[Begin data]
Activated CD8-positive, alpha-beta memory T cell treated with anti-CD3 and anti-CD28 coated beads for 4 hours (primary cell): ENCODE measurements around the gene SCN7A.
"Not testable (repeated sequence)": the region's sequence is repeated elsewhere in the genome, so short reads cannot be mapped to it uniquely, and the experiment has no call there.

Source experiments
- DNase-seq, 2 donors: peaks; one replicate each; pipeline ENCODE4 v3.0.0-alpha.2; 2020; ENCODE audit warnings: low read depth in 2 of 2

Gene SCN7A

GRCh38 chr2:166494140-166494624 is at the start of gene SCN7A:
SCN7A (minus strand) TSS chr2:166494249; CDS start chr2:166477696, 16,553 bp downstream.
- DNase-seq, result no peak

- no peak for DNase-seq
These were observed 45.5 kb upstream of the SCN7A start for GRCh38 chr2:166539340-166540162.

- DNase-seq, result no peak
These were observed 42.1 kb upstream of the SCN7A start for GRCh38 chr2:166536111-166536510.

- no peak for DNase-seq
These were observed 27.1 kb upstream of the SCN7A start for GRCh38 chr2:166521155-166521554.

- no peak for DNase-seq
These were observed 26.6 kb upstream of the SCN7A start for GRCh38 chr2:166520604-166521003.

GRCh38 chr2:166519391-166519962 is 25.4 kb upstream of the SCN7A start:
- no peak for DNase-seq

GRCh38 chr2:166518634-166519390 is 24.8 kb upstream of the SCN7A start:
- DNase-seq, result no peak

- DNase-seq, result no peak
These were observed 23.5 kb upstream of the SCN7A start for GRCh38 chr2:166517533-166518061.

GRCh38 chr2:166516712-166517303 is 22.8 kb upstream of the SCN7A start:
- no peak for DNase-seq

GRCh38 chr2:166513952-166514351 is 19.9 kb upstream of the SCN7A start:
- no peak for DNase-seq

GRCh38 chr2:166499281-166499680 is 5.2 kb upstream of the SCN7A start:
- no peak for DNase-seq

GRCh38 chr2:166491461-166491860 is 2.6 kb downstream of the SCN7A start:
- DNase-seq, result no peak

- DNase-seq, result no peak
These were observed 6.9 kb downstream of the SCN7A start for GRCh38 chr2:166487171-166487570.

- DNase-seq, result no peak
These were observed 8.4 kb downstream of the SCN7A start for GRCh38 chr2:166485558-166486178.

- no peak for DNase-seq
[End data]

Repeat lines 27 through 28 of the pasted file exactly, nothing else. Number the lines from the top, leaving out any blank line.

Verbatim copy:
GRCh38 chr2:166499281-166499680 is 5.2 kb upstream of the SCN7A start:
- no peak for DNase-seq